It’s been a long, slow process trying to get this year’s corn crop off the fields in the U.S., especially in the Northern Plains. If there’s a bright spot, it’s that the delays are helping to improve basis levels in the market.
Across the U.S., corn harvest was 84 percent complete as of Nov. 24. In this region of North Dakota and Minnesota, the level of harvest completion is even lower, according to Betsy Jensen, Northland Farm Business Management and a producer/marketer from Stephen, Minn.
“We still have 16 percent of the corn in the field (in the U.S.), and if you’re in the Northern Plains you have a lot more than that,” Jensen said. “North Dakota, for example, is only 30 percent harvested at this time. Locally, when we’re talking about moisture and test weight issues, I’m not sure when that corn will even be harvested.
“There is no home for our low test weight, high moisture corn,” she continued, “so we might have a lot of snow fences this winter, unintentional snow fences, because of how the crop has turned out.”
But the good news is that the slow harvest is helping out a little bit when it comes to basis, especially at ethanol plants.
“If you’re near an ethanol plant, they do need the corn,” she said. “Even at our local elevators, we have a pretty respectable basis, if you are lucky enough to harvest. But those guys that have been able to harvest high quality corn in the Northern Plains are few and far between.”
Jensen pointed out that the current situation is definitely becoming a cash market based on what kind of quality producers have. She suggested producers work with their local grain buyer on that because everyone is struggling and there’s “just no home for that low test weight (corn).”
In her area in northwest Minnesota, Jensen said local prices are holding at about $3 per bushel, which isn’t very exciting. Most local cash bids are in that $3.10-$3.15 range.
“I don’t think that we’ve dipped below $3 cash, so we’ve been holding steady there,” she said. “If you go back a month, we were $3.40-$3.45, so it seems like we’re hitting a low. Harvest is later, so perhaps our harvest low is later as well.”
At one local elevator in west central Minnesota regularly followed in this column, corn prices were $3.38 cash and basis was -30 cents under as of Nov. 26. June 2020 corn was $3.53 and basis was -37 cents under.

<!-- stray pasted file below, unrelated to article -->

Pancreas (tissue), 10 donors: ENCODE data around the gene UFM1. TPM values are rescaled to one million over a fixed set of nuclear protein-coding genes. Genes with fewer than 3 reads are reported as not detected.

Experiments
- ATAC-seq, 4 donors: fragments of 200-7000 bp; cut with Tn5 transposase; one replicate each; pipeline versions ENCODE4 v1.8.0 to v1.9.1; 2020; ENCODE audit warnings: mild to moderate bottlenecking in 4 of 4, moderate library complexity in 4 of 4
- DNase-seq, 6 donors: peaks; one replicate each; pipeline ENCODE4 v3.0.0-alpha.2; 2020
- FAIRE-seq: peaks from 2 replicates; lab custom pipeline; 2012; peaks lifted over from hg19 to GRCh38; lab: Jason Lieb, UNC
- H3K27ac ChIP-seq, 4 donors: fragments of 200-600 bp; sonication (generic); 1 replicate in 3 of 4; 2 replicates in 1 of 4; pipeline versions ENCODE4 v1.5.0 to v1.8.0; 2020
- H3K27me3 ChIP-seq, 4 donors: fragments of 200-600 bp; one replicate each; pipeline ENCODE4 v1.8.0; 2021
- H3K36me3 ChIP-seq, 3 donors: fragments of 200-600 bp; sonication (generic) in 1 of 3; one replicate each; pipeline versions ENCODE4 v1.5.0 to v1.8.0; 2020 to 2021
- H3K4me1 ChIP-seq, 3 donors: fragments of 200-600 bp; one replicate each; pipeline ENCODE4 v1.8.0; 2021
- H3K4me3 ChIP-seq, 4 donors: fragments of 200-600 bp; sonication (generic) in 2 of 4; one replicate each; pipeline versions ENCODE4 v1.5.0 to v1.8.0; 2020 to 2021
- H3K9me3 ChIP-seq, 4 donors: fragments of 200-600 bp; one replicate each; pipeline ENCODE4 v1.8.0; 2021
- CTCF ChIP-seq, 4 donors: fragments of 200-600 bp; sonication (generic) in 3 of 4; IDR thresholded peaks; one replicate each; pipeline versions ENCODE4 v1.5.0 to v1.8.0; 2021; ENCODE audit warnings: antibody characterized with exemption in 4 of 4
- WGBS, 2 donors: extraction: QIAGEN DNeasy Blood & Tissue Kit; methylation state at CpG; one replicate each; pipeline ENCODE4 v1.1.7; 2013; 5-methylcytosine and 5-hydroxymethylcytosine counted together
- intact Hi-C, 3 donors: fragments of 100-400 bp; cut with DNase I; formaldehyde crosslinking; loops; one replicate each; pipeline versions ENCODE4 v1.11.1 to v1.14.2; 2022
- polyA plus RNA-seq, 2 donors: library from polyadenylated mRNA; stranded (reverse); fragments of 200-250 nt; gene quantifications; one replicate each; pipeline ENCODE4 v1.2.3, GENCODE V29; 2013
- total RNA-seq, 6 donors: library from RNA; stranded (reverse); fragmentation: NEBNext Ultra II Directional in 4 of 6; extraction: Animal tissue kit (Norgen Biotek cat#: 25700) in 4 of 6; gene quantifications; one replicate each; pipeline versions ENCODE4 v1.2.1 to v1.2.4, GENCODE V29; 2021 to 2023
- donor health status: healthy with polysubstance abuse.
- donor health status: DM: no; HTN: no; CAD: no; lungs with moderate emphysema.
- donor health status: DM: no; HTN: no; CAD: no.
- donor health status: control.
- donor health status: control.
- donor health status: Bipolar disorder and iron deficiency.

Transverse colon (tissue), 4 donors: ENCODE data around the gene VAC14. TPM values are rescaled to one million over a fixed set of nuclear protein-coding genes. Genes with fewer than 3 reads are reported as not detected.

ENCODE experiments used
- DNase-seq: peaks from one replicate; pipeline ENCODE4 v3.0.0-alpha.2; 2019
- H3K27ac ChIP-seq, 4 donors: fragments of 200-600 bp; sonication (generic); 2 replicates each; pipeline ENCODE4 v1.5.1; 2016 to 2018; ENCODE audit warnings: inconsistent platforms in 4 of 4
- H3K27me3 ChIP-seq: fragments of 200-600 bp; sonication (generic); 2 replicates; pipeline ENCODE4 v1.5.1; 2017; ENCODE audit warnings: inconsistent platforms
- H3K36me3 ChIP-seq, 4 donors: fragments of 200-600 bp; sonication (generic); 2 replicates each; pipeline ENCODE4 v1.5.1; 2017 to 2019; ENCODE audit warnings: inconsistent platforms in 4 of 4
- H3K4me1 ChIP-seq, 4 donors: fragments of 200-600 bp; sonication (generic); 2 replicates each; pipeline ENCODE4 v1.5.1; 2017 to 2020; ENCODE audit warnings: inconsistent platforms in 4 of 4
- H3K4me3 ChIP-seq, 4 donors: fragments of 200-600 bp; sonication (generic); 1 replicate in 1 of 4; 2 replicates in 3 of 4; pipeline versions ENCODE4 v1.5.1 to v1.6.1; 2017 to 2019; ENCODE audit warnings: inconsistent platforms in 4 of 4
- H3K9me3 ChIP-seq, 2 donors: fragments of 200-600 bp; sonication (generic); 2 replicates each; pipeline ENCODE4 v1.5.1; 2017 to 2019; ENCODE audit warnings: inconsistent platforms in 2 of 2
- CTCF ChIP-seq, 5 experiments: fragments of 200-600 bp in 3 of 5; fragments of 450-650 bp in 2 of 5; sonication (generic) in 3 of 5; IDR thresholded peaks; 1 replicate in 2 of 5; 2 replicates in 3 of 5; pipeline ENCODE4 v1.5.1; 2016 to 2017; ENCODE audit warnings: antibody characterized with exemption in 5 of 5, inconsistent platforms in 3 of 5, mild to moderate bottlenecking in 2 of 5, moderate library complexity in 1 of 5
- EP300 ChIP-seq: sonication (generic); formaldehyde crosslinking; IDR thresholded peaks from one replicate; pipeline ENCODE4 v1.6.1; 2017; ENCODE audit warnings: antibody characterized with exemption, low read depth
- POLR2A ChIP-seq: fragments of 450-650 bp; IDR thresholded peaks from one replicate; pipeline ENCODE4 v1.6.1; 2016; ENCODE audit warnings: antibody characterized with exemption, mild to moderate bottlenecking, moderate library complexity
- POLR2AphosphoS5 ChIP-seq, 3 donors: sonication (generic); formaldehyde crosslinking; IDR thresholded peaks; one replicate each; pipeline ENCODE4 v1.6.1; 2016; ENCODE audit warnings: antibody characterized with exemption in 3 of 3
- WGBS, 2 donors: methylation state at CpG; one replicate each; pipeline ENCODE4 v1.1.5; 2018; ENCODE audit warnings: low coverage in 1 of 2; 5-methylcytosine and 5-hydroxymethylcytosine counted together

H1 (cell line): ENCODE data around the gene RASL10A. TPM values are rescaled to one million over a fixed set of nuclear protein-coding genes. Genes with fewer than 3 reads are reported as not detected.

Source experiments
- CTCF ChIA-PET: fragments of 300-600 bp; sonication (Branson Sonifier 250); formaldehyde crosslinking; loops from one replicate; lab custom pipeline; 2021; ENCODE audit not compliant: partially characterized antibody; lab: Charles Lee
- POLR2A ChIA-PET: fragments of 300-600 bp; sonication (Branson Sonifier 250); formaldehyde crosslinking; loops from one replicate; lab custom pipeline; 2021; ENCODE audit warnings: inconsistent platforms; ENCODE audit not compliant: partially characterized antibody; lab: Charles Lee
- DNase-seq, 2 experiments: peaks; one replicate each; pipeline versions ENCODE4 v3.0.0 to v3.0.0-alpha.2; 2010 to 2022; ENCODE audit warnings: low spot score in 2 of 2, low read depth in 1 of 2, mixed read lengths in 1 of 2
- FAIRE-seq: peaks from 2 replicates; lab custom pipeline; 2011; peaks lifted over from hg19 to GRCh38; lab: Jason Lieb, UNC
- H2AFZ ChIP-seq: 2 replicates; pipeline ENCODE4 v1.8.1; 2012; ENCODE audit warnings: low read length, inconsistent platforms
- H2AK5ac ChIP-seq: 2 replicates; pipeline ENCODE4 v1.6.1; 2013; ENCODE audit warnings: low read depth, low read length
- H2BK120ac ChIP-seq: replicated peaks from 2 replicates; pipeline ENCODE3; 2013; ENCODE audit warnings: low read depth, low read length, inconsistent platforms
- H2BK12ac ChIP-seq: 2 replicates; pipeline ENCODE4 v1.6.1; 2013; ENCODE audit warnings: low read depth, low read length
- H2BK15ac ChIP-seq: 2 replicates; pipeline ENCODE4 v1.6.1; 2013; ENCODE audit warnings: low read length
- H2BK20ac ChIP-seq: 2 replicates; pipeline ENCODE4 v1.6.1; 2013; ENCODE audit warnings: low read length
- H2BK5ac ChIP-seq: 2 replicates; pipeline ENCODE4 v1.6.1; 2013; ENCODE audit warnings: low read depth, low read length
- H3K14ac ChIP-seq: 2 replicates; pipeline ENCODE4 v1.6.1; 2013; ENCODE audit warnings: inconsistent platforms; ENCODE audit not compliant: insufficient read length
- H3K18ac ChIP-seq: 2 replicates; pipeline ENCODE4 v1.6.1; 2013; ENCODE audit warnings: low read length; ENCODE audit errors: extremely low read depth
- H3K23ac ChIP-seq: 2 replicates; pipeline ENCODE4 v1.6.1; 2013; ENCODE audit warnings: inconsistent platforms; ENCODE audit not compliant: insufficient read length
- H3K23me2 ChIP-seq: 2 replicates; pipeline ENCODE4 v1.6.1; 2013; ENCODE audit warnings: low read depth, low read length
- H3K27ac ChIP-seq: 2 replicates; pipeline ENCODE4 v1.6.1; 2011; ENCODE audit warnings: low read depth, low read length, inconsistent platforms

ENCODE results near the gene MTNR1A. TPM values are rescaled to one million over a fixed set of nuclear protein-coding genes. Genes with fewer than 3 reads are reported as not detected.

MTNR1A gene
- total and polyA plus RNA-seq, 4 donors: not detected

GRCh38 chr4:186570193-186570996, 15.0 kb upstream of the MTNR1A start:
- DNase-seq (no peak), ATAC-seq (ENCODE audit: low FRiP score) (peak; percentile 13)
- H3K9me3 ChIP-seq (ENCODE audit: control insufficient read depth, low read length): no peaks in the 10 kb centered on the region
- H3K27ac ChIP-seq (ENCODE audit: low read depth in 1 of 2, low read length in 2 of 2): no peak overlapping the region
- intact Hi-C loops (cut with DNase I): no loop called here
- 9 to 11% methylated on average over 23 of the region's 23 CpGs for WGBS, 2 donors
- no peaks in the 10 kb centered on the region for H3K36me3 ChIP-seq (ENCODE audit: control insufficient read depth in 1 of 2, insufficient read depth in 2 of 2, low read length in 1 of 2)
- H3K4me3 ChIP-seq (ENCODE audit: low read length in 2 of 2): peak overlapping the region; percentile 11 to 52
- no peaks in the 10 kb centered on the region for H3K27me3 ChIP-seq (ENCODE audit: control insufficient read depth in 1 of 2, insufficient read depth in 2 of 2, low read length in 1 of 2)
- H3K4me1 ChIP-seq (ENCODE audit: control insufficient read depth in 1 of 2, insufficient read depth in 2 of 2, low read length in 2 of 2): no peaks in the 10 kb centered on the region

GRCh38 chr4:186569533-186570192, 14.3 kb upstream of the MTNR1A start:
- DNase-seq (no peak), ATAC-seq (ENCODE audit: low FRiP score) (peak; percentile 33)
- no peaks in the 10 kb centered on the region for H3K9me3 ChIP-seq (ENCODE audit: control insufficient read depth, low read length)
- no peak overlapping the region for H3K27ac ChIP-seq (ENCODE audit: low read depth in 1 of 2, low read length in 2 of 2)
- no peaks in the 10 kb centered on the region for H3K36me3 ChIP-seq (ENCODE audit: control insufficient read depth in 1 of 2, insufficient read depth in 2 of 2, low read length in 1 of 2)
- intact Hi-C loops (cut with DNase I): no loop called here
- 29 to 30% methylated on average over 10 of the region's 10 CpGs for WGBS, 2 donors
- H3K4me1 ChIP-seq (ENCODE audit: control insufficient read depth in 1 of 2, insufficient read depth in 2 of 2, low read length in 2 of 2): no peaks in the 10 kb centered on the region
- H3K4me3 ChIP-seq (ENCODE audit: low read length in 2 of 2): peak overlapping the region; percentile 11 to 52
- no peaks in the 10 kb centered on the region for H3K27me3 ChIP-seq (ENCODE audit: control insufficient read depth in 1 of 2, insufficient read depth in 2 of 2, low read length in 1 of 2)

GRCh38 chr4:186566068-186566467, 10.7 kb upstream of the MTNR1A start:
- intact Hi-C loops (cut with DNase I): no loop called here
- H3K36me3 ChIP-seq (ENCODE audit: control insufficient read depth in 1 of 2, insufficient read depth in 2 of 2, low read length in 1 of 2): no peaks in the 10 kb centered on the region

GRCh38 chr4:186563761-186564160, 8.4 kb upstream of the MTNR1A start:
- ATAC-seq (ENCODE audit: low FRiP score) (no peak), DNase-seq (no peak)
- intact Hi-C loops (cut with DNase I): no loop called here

“We should have bottomed out in October, but instead we’re bottoming out in November because we still have harvest going on,” she added.
On the demand side, Jensen noted that in the past couple weeks the U.S. has had a good pick-up in export sales, which has been a pleasant change as export sales had been “kind of lackluster for a while.”
One thing that could potentially help with demand is if the U.S., Mexico, Canada Agreement (USMCA) was approved by Congress, as Mexico is actually one of the top destinations for U.S. corn and Canada is also a top buyer.
Jensen said it’s frustrating to see the USMCA debate still going on, especially considering it was supposed to be ratified by Congress in April and it’s still hanging out there.
“We really need that USMCA agreement signed,” she said, adding it will benefit producers. “It’s a huge issue right now. I know we’re talking about China when it comes to soybeans, but this USMCA is a huge issue for our corn.”
Jensen isn’t sure what the hold-up is, but said it appears as though Congress just can’t seem to get its act together.
“Both sides have agreed to it, so I’m not sure why it hasn’t been ratified,” she said. “Do both sides want to hold this for something to brag about later? It’s an election year next year and everyone wants something to run on their ads about how great they are, and if they pass it today, will they seem as great next year during the election season? I’m not sure.”
It’s been especially frustrating because Canada and Mexico are huge destinations for much of the U.S. ag commodities.
“We don’t talk about them that much. China gets the headlines, but the USMCA is a huge issue for corn,” she said.
At this time, as producers try to get their corn off the fields and decide what to do with their corn, there are many things to consider.
“Right now, there is a carrying charge for corn,” Jensen said. “For the guys that have it out in the field, you can certainly try to contract that for later delivery, even into next spring. Corn to me, it seems like we’re at a bit of a bottom. This could probably be our harvest low at this time so I’m not sure I’m going to be real aggressive marketing corn at this time.
“I think corn is in a holding pattern so let’s just wait to see what happens, especially if most of the guys in the Northern Plains still have it out in the field,” she concluded.